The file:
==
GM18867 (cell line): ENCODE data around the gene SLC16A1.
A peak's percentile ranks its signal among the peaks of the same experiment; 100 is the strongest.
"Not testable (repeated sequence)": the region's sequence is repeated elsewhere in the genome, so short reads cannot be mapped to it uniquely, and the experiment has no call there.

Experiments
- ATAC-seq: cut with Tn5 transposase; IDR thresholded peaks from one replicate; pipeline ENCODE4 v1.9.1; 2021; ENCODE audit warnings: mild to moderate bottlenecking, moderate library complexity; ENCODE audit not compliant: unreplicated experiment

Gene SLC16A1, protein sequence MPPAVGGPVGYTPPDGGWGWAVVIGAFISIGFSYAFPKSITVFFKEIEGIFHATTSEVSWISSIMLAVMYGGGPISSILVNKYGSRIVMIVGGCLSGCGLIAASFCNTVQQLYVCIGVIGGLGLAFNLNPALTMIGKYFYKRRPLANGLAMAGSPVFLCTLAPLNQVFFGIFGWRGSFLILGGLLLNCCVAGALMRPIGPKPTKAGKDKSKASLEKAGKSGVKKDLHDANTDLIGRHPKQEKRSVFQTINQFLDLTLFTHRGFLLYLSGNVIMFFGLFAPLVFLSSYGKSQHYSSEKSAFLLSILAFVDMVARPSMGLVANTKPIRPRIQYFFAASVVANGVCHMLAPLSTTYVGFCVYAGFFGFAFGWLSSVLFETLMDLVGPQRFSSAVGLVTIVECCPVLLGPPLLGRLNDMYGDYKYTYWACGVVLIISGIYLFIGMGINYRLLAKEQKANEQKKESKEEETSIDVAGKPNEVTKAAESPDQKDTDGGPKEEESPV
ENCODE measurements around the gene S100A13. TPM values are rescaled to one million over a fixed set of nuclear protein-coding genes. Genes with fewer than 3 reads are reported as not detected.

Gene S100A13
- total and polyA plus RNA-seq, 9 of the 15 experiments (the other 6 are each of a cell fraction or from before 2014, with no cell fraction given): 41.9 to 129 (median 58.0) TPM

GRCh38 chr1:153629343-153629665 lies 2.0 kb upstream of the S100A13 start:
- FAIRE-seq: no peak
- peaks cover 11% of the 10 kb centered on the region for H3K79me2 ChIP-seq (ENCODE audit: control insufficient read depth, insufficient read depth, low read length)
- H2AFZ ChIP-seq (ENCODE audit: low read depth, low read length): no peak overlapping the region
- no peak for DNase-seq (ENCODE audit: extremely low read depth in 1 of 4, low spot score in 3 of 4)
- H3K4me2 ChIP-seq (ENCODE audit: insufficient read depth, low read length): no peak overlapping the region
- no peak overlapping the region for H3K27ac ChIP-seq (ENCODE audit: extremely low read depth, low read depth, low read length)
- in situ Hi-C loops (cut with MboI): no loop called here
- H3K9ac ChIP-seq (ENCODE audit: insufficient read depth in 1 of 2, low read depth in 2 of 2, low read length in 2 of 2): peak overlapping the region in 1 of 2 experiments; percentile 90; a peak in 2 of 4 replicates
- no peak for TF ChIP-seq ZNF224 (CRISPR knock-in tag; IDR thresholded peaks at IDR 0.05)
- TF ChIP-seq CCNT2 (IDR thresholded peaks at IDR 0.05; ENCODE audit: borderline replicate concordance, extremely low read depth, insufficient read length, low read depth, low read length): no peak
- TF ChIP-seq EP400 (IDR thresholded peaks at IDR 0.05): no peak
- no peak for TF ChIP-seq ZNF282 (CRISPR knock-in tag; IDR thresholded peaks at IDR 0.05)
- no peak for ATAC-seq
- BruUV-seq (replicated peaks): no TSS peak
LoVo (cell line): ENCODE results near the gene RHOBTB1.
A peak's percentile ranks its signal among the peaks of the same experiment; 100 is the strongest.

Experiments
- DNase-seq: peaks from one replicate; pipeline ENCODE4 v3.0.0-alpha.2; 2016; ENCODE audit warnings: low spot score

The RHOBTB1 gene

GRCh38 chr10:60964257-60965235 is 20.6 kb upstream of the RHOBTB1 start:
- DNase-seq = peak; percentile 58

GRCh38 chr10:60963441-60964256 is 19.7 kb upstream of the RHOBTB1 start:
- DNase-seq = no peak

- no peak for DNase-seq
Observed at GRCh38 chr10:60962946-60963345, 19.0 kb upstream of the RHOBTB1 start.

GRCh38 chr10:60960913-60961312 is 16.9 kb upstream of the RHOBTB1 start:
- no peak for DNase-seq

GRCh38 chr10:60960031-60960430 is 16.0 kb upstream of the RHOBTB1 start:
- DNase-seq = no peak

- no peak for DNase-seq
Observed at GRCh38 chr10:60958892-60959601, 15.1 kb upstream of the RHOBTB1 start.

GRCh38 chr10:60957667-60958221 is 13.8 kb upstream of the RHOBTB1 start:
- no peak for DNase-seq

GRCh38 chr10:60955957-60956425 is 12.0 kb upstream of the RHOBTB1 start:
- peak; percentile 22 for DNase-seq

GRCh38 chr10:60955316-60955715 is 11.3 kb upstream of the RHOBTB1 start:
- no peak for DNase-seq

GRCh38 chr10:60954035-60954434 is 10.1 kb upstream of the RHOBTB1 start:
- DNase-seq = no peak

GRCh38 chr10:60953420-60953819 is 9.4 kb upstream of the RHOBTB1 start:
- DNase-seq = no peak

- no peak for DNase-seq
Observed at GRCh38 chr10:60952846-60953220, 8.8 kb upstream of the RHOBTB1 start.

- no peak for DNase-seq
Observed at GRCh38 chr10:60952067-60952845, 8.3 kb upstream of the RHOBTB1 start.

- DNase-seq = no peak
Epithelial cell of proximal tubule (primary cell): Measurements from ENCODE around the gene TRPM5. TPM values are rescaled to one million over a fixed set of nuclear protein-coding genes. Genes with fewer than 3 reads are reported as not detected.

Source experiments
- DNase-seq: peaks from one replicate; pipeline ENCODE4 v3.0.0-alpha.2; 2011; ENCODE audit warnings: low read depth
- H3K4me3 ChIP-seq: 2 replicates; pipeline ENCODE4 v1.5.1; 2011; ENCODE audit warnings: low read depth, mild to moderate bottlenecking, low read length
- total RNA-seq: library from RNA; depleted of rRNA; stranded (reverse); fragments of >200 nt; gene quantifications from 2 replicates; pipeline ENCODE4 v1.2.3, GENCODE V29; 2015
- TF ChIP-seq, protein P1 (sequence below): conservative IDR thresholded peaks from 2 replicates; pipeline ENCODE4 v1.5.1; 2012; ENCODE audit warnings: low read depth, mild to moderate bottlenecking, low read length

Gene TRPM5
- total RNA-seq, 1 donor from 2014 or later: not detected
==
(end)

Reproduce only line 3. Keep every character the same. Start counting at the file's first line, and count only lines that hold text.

"Not testable (repeated sequence)": the region's sequence is repeated elsewhere in the genome, so short reads cannot be mapped to it uniquely, and the experiment has no call there.